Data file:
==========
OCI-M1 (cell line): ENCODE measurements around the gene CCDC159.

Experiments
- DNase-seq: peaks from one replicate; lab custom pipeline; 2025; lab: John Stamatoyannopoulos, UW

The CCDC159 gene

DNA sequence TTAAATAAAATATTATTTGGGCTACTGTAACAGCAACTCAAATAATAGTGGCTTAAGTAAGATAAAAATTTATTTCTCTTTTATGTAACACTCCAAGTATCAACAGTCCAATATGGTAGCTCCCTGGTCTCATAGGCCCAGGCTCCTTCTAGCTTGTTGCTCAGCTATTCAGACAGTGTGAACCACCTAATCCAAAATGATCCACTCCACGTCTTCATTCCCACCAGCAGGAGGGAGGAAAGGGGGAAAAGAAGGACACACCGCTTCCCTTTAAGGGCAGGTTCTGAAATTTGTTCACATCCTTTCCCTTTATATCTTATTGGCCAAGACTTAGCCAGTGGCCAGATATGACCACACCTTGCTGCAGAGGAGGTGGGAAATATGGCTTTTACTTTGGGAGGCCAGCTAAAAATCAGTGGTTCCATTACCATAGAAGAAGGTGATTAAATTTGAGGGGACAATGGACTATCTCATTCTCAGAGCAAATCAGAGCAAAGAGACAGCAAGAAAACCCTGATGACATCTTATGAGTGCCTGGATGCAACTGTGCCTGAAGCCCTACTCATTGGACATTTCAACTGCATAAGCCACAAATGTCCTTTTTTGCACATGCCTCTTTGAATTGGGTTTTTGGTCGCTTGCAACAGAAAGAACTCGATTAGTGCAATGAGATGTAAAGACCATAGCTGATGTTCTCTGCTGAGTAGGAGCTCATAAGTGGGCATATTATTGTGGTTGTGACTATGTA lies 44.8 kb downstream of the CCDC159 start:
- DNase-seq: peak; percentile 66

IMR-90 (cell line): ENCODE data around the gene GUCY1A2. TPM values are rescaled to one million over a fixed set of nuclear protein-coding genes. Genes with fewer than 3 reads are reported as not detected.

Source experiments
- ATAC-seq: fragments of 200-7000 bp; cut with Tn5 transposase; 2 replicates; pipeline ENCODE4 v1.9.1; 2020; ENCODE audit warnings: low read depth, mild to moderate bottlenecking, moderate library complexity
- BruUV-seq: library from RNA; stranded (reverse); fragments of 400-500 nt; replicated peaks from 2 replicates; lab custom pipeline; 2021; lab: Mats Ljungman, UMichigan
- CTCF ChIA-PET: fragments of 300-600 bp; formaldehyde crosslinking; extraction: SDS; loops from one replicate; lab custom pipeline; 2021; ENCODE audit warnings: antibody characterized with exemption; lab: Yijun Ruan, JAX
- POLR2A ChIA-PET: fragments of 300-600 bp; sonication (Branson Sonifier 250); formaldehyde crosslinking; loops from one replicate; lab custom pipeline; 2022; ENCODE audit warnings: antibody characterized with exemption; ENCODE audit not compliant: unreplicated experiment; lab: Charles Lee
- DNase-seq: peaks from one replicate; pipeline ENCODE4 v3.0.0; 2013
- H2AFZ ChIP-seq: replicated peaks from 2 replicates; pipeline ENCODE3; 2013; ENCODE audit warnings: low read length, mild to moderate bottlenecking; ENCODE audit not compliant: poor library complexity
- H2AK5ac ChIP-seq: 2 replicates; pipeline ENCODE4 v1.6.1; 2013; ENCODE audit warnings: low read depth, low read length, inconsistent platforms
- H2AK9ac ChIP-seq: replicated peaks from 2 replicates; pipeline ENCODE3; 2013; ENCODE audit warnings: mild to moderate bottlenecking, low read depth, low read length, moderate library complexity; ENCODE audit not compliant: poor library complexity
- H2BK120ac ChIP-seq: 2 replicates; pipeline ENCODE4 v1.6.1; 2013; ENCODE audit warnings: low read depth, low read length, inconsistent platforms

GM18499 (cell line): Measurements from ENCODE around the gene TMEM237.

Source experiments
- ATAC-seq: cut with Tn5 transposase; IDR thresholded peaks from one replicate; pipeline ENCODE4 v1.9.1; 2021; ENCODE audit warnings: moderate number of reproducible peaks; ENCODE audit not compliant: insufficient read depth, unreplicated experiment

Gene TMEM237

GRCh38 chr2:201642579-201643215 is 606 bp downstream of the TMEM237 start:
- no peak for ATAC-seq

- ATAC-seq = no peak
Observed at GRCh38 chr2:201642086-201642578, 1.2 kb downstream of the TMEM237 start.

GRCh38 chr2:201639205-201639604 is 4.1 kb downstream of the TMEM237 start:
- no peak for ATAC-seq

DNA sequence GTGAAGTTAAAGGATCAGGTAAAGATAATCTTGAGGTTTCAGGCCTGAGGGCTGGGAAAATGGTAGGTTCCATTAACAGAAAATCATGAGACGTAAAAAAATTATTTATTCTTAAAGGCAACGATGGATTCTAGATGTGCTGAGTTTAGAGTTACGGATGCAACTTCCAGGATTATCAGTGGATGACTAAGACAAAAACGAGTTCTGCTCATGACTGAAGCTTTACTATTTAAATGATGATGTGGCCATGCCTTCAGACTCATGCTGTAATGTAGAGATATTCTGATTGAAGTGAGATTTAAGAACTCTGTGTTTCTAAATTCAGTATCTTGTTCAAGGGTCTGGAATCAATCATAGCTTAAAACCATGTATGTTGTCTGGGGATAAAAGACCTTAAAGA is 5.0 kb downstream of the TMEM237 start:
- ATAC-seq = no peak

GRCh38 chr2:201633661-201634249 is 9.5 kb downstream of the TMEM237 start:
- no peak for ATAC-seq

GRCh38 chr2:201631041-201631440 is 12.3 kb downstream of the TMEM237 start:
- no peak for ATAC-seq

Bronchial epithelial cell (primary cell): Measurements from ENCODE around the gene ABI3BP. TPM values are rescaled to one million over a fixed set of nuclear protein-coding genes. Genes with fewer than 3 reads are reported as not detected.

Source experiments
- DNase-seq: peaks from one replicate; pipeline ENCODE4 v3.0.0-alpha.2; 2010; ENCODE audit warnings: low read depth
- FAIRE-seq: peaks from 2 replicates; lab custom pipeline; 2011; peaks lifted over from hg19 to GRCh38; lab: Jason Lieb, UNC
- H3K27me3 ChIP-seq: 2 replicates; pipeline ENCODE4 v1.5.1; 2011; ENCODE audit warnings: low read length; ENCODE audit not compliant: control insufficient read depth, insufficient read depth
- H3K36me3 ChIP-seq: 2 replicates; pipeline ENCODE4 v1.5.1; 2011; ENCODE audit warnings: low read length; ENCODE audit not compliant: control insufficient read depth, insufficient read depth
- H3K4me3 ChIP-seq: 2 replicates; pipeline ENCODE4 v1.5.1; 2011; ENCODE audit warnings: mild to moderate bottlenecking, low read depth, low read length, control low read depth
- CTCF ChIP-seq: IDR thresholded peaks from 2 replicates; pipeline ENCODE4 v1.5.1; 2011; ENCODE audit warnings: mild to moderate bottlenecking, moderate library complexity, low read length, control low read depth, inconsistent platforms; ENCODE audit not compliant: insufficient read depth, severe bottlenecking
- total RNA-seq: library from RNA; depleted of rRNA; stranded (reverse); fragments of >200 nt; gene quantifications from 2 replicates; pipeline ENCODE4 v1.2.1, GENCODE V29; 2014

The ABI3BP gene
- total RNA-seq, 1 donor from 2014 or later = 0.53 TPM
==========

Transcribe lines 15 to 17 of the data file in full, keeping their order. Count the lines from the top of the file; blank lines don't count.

- H2AK5ac ChIP-seq: 2 replicates; pipeline ENCODE4 v1.6.1; 2013; ENCODE audit warnings: low read depth, low read length, inconsistent platforms
- H2AK9ac ChIP-seq: replicated peaks from 2 replicates; pipeline ENCODE3; 2013; ENCODE audit warnings: mild to moderate bottlenecking, low read depth, low read length, moderate library complexity; ENCODE audit not compliant: poor library complexity
- H2BK120ac ChIP-seq: 2 replicates; pipeline ENCODE4 v1.6.1; 2013; ENCODE audit warnings: low read depth, low read length, inconsistent platforms